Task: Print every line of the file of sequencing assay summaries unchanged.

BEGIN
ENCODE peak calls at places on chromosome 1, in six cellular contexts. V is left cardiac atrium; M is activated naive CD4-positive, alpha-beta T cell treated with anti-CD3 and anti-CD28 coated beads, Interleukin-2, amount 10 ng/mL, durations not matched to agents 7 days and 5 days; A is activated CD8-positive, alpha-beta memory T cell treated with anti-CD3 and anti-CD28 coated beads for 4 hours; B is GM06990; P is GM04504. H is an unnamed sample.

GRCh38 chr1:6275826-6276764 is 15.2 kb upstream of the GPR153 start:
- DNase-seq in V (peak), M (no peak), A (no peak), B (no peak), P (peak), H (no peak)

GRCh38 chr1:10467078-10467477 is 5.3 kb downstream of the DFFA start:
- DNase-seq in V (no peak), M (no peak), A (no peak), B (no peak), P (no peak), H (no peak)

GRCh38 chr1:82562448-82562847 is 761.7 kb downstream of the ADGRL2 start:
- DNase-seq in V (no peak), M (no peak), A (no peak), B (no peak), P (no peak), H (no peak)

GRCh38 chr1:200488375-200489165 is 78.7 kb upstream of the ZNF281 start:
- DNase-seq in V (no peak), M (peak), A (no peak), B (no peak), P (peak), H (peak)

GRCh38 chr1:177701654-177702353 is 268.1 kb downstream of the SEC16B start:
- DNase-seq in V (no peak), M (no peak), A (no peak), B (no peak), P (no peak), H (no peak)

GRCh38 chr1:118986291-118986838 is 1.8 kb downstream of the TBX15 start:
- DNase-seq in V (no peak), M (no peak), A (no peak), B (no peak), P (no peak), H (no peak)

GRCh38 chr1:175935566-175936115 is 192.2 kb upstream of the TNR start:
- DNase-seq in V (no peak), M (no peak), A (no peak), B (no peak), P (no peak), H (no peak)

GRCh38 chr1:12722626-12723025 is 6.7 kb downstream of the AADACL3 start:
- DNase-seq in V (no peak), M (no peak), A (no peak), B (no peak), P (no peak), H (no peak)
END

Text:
ENCODE peak calls at places on chromosome 1, in six cellular contexts. V is left cardiac atrium; M is activated naive CD4-positive, alpha-beta T cell treated with anti-CD3 and anti-CD28 coated beads, Interleukin-2, amount 10 ng/mL, durations not matched to agents 7 days and 5 days; A is activated CD8-positive, alpha-beta memory T cell treated with anti-CD3 and anti-CD28 coated beads for 4 hours; B is GM06990; P is GM04504. H is an unnamed sample.

GRCh38 chr1:6275826-6276764 is 15.2 kb upstream of the GPR153 start:
- DNase-seq in V (peak), M (no peak), A (no peak), B (no peak), P (peak), H (no peak)

GRCh38 chr1:10467078-10467477 is 5.3 kb downstream of the DFFA start:
- DNase-seq in V (no peak), M (no peak), A (no peak), B (no peak), P (no peak), H (no peak)

GRCh38 chr1:82562448-82562847 is 761.7 kb downstream of the ADGRL2 start:
- DNase-seq in V (no peak), M (no peak), A (no peak), B (no peak), P (no peak), H (no peak)

GRCh38 chr1:200488375-200489165 is 78.7 kb upstream of the ZNF281 start:
- DNase-seq in V (no peak), M (peak), A (no peak), B (no peak), P (peak), H (peak)

GRCh38 chr1:177701654-177702353 is 268.1 kb downstream of the SEC16B start:
- DNase-seq in V (no peak), M (no peak), A (no peak), B (no peak), P (no peak), H (no peak)

GRCh38 chr1:118986291-118986838 is 1.8 kb downstream of the TBX15 start:
- DNase-seq in V (no peak), M (no peak), A (no peak), B (no peak), P (no peak), H (no peak)

GRCh38 chr1:175935566-175936115 is 192.2 kb upstream of the TNR start:
- DNase-seq in V (no peak), M (no peak), A (no peak), B (no peak), P (no peak), H (no peak)

GRCh38 chr1:12722626-12723025 is 6.7 kb downstream of the AADACL3 start:
- DNase-seq in V (no peak), M (no peak), A (no peak), B (no peak), P (no peak), H (no peak)